Unusual Pancakes from Around the World

For most Americans, hearing “pancakes” would conjure up thoughts of a stack of fluffy, round-shaped flapjacks with butter and maple syrup on top. But do you know that you can find different iterations of the pancake in almost every cuisine in the world? Some are similar to the fluffy ones you grew to love, some are thin and flaky, some are savory and chewy, and some are thick and sweet – but all of them are delicious and well-loved by their locals, no matter where they are from. Let’s take a look at the pancakes around the world that will seem unusual to most of us:

1. Cong you bing – China

 Cong you bing – China

Known as the scallion pancakes on the Western shores, cong you bing is popular street food in China. It’s an unleavened flatbread made from dough instead of batter. It’s crunchy on the outside and tender on the inside, chock full of spring onions. This chewy and flaky pancake has a sweet, nutty, savory and greasy deliciousness because it’s cooked in sesame oil. Often, cong you bing is served with a dipping sauce made from soy sauce.

2. Injera – Ethiopia and Eritrea

 Injera – Ethiopia and Eritrea

Injera is a fermented, sourdough flatbread that is risen using wild yeast. It looks like a crepe, but it has a spongy and porous texture since it is made of teff flour (a grain that is a bit similar to quinoa). The thin batter of injera makes a bread that is smooth and elastic on the underside but porous on the other. More than a flatbread, it actually serves as a base of most of their foods. A variety of spiced meat, stews, vegetables, and salads are placed on top of injera, and diners tear it with their hands to scoop up bite-sized portions of the food.

3. Aebleskiver – Denmark


The aebleskiver is not like your typical pancakes – first of all, they are spherical. It’s made of a batter based on egg, flour, and dairy, just like our typical pancakes, but what makes them special is that they are poured into a special cast iron pan with round indentations. As each pancake firms up, it rotates in its indentations. They are light and puffy and are often sprinkled with powdered sugar, or dipped in jam.

4. Banh xeo – Vietnam

Banh xeo – Vietnam

This traditional Vietnamese pancake, despite the omelet-like yellow color, usually contains no eggs at all. Banh xeo is made of rice flour and colored (and flavored) by turmeric. The phrase literally means “sizzling pancake,” and that’s actually true when it hits the fat in the hot pan. It is typically stuffed with vegetables, bean sprouts, and meat like pork and shrimp. On the side, it is usually served with fresh lettuce and herbs.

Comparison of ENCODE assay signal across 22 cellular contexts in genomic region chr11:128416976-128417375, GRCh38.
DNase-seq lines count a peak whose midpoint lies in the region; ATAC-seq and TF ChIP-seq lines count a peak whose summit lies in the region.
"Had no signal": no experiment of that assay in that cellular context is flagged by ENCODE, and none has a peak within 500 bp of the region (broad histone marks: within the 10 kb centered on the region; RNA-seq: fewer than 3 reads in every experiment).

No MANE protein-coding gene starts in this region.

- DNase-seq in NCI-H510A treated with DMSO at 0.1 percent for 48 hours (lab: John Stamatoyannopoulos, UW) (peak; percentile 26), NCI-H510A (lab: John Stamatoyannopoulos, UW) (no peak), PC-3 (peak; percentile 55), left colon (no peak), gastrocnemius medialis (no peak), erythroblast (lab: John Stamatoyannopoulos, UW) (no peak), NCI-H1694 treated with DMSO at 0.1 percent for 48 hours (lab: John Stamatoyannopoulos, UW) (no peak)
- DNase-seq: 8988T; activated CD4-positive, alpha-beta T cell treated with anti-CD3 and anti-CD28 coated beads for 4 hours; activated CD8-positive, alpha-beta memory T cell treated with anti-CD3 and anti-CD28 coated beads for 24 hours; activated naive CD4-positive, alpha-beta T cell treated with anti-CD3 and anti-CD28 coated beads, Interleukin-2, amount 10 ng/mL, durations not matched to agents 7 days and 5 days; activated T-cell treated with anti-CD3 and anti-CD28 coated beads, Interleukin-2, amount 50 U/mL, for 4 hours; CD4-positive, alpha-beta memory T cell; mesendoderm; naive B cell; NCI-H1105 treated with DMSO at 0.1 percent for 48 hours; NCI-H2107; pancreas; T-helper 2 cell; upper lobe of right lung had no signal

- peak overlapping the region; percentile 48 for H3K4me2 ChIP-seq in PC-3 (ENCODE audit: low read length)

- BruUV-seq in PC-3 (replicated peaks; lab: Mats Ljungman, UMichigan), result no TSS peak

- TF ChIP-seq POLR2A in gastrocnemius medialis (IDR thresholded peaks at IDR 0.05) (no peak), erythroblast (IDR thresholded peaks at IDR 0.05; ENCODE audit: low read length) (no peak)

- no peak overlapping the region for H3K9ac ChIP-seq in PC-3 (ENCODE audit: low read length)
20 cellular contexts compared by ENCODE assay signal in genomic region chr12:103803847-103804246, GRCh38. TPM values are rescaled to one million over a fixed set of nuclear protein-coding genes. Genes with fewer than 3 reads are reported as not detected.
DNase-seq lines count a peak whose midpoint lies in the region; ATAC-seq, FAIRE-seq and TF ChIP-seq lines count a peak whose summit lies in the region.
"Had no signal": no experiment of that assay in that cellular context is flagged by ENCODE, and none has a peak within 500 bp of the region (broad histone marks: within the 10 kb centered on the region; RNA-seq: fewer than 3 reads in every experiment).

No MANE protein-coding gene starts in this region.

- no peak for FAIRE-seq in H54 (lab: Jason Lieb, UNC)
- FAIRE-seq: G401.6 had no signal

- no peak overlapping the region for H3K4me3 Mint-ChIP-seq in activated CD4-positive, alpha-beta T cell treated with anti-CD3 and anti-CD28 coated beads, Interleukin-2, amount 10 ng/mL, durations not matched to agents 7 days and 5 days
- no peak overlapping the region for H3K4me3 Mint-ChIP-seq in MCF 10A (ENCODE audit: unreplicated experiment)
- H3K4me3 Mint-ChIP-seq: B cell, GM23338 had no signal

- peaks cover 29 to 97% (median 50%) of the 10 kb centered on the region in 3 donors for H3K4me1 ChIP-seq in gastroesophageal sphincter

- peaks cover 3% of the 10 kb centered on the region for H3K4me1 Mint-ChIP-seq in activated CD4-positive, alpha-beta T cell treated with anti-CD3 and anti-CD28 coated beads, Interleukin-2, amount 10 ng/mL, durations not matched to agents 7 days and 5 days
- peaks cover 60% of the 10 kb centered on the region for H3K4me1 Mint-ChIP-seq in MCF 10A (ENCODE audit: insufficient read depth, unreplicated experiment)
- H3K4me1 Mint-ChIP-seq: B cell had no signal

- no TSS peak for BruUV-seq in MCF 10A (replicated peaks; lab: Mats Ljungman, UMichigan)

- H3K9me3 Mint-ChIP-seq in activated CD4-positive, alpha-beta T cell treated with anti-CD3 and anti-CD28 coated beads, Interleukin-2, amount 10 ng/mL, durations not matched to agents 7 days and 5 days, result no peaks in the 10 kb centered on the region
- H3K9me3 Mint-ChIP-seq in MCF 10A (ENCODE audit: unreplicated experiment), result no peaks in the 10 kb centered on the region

5. Arepa – Colombia and Venezuela

Arepa – Colombia and Venezuela

Arepas are a staple, traditional dish to the Venezuelan and Colombian people, just like corn tortillas are to the Mexicans and Central Americans. These are made of cornbread dough often eaten with cheese, fermented milk, and avocado, or split in half to stuff savory ingredients (like chorizo, beans, and stewed beef) like as a sandwich. Colombian arepas are mostly larger, flatter and floppier; while Venezuelan varieties are usually thicker and rounder.

6. Pannukakku – Finland

Pannukakku Finland

Most pancakes are fried, but pannukakku is oven-baked. It’s a fluffy, custardy, puffy pancake with a crisp top and gooey inside, which is served at breakfast, brunches or dessert. This Finnish specialty is popular with a berry syrup on top, or jam, fruit, cream and/or powdered sugar. If it’s consumed as a dessert, it is often topped with chocolate syrup and ice cream.

7. Okonomiyaki – Japan

Okonomiyaki – Japan

Okonomiyaki came from the words “okonomi,” which means “to one’s liking,” and “yaki” which means “grilled” – so expect that this savory version of the Japanese pancake is versatile and could be adjusted to everyone’s tastes. It is made of a batter consisting of flour, eggs, shredded cabbage, and meat, and then topped with a variety of condiments and ingredients, just like pizza. Toppings commonly include meat, cheese, seafood, nori flakes, pickled ginger, Japanese mayonnaise or plum sauce, and tonkatsu sauce. In some places like Osaka, the fillings are stirred right into the batter; while others serve okonomiyaki in layers, complete with fried egg and yakisoba noodles.

8. Roti jala – Malaysia

Roti jala – Malaysia

When translated, roti jala means “net bread,” because it looks like a net or a lace doily because of how it was made. This traditional Malay crepe made of flour, turmeric, egg, and coconut milk; and it is delicate and tender when well-done. Usually served at events like weddings and festivals, roti jala is often eaten with chicken curry, spicy beef floss or caramelized beef curry as a substitute to rice.

9. Kimchijeon – South Korea

Kimchijeon – South Korea

Kimchijeon, or kimchi pancakes, is a chewy, tangy, spicy and crispy pancake made of a Korean staple – kimchi (fermented vegetables). For outsiders, who would have thought that this popular spicy Korean food can be mixed into a pancake batter? But it’s a favorite in Korea! It is served as a seafood snack with ground pork or a dip made of soy sauce and ginger or rice vinegar. Besides kimchi, the pancake batter is made of flour, potato starch, chopped scallions, and kimchi juice.

10. M’Semen – Morocco

M’Semen – Morocco

This traditional Moroccan pancake is made from yeasted semolina dough that is stretched until thin. It is usually buttery and is stuffed on the inside with a sweet or savory filling like honey or spiced ground meat. While it can be fried or baked, it is typically square, which is unusual for pancakes.